The art of the cave sanctuaries is a luminous representation of Maya, a creative illusion in all its depths multiple meaning. What the artists have wrought are microcosmic imitation of the macrocosmic dream.

In India, like in all other ancient civilizations, religion has inspired sculptors and painters and their work reflects the spiritual quest directing the creative impulse. In the earliest phase in the pre-Buddhist period art was chiefly concerned with nature worship. The relief work at sanchi and Barhut testifies to the prevalence of animistic cults. This art is essentially pagan, purely representative ad realistic in technique.

It is futile to distinguish between Brahmanic and Buddhist art at this stage. Animistic tradition and Brahmanic art were adapted for their own purpose by the Buddhists. The Bodhisattvas (evolving Buddhas of compassion who defer their own salvation to relive the sufferings of other beings)-Avalokiteshvara and Maitreya- were perhaps evolved from Brahma and Indra in their sculptural representations. The forms of both were stereotyped in the earliest examples of the Gandhara school. It is this sensuous animistic spirit which permeates Ajanta and Ellora. Buddhist and Hindu anecdotes are not only illustrated for decorative purpose but effectively interpreted.

Whether is the monasteries and assembly halls in caves or imposing monolithic temples, there remarkable assimilation of diverse influences and uniformity of motifs and designs. Techniques ad methods of construction were obviously the same. Subsequent development of Indian painting and sculpture in both theme and technique displays the indelible imprint and influence of Ajanta and Ellora.

Ajanta and Ellora

Item Code:
IDL092
Cover:
Paperback
Edition:
2007
Publisher:
ISBN:
9788174370990
Size:
11.1" X 8.4"
Pages:
80 (Illustrated Throughout In Full Color and B/W)
Price:
$25.00
Discounted:
$18.75   Shipping Free
You Save:
$6.25 (25%)
Notify me when this item is available
Notify me when this item is available
You will be notified when this item is available
Add to Wishlist
Send as e-card
Send as free online greeting card
Ajanta and Ellora

Verify the characters on the left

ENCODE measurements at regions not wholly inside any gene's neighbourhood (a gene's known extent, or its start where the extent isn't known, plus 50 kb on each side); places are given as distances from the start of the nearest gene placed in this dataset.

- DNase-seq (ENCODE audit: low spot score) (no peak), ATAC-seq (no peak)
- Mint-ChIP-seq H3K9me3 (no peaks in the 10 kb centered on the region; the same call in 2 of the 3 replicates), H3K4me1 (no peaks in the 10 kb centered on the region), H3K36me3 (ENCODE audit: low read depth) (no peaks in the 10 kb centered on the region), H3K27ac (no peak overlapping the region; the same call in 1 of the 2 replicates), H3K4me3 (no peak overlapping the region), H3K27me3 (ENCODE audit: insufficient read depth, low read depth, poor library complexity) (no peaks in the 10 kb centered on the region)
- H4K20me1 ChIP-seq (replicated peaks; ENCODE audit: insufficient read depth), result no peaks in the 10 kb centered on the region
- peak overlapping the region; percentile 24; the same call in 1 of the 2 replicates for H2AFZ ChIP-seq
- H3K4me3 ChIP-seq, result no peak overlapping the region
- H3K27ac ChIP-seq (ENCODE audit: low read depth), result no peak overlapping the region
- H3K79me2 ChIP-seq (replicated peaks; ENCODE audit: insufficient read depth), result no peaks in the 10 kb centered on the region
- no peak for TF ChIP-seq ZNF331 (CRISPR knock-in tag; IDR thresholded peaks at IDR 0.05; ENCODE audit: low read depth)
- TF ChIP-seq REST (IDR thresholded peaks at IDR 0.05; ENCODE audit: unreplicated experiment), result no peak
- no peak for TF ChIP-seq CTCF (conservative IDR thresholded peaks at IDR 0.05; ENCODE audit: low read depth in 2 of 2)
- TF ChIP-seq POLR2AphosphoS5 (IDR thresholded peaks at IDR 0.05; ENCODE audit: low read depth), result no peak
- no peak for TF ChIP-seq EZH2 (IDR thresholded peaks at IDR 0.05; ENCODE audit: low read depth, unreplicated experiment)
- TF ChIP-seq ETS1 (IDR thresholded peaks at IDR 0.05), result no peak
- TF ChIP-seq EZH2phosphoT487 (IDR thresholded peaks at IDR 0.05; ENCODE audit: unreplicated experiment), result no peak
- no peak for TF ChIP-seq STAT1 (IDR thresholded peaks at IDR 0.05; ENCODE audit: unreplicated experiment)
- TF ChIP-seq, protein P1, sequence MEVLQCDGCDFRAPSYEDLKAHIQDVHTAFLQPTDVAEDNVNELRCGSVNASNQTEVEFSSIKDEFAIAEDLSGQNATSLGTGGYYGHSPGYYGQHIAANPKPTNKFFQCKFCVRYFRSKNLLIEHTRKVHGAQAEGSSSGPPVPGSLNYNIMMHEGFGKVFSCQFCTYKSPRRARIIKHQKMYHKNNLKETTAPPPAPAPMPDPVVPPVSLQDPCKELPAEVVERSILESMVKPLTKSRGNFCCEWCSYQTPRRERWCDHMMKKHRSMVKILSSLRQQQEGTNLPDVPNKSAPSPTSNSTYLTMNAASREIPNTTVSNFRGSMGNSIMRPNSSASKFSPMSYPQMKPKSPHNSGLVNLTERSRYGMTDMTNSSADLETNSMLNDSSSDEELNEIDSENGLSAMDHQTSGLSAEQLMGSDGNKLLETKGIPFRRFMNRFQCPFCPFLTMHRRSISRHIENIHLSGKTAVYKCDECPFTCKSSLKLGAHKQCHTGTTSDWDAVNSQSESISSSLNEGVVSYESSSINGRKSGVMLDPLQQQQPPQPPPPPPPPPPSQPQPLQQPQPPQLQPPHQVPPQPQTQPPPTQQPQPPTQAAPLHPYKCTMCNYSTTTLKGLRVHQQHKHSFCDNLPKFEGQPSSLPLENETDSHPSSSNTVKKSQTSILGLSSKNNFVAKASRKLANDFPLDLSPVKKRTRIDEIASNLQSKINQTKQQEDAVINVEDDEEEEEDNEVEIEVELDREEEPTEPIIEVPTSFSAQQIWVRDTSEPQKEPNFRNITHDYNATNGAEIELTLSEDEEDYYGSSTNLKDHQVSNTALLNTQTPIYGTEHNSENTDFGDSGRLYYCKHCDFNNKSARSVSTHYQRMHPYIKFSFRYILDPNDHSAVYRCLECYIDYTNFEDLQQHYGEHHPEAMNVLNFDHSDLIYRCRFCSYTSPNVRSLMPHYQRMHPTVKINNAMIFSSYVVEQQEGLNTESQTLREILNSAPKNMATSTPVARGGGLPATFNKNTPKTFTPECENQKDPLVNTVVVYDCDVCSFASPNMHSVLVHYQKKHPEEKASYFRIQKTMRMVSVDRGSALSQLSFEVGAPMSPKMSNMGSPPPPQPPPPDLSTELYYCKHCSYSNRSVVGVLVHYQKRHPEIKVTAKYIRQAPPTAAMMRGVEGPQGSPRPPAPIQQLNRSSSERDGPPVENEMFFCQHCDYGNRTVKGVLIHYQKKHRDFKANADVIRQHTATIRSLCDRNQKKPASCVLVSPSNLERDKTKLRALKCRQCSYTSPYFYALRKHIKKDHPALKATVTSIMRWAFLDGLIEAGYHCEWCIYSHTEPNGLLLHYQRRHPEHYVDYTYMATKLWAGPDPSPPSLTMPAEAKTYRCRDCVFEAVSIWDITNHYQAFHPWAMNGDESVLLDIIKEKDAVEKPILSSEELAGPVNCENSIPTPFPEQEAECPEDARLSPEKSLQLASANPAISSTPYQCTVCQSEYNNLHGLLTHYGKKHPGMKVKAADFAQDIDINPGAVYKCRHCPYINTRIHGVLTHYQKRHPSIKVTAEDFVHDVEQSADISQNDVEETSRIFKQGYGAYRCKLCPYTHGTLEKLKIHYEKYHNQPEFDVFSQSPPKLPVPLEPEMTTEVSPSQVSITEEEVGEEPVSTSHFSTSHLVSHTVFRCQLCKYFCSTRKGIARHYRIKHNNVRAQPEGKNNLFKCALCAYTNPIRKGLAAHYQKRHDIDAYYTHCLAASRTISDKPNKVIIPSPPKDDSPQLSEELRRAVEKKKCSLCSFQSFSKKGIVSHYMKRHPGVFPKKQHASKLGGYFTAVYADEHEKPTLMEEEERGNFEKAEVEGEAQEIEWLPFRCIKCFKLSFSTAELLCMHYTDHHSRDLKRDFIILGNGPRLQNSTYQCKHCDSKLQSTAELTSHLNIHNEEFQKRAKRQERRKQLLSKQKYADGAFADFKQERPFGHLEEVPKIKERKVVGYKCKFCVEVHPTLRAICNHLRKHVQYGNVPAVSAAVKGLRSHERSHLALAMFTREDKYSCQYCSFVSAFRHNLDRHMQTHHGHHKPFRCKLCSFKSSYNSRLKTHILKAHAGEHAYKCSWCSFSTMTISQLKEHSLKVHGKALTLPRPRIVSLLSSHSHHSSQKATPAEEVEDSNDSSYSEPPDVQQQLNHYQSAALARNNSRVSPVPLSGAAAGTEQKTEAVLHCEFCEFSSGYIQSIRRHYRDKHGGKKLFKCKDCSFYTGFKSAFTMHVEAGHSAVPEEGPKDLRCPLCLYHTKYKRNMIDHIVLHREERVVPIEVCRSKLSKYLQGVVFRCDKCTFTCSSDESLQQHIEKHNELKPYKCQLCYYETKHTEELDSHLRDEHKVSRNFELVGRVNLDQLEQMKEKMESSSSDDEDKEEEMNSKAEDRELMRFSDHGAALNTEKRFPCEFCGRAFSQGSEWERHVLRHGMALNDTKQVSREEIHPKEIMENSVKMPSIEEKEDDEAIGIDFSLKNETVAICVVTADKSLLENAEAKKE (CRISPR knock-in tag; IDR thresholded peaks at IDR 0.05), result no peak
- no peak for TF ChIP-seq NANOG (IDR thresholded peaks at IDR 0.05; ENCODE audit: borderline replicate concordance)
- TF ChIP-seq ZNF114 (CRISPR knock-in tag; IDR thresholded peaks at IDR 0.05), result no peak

From:
Edit     
You will be informed as and when your card is viewed. Please note that your card will be active in the system for 30 days.

Viewed 10025 times since 10th Dec, 2009
Back of the Book

Ajanta & Ellora –ground, mysterious and awe-inspiring. These cave temples, located in a horseshoe-shaped hillside in Maharastra, contain some of the world’s beautiful paintings and sculptures on their walls. Nameless artisans of another age in creative burst of energy shaped these incomparable works of art which encompass Buddhist, Hindi and Jain Beliefs. This book’s lucid text and vivid photographs explain some of the mystique of these caves.

Introduction

The magnificent caves of Ajanta and Ellora have intrigued scholars of religion and art history. Why were they commissioned? Surely the accomplished craftsmen who executed this project could build more conventional edifices. The answer has to be sought at different levels. The substance of the rock itself exerted compelling influence on the minds of mend.

Since time immemorial natural cavities in rocks have provided shelter for primitive man, and planned excavations were the natural next step. The dark chamber deep inside symbolized the security of the womb and some scholars suggest that this unconscious. Several scholars have tried to explain the preference for caves. A cave is a good dwelling place –one that is easy to keep warm in winter while it is always cool in summer and does not need much maintenance. However, it is clear that it was not only practical considerations that contributed to the popularity of cave shrines in ancient India.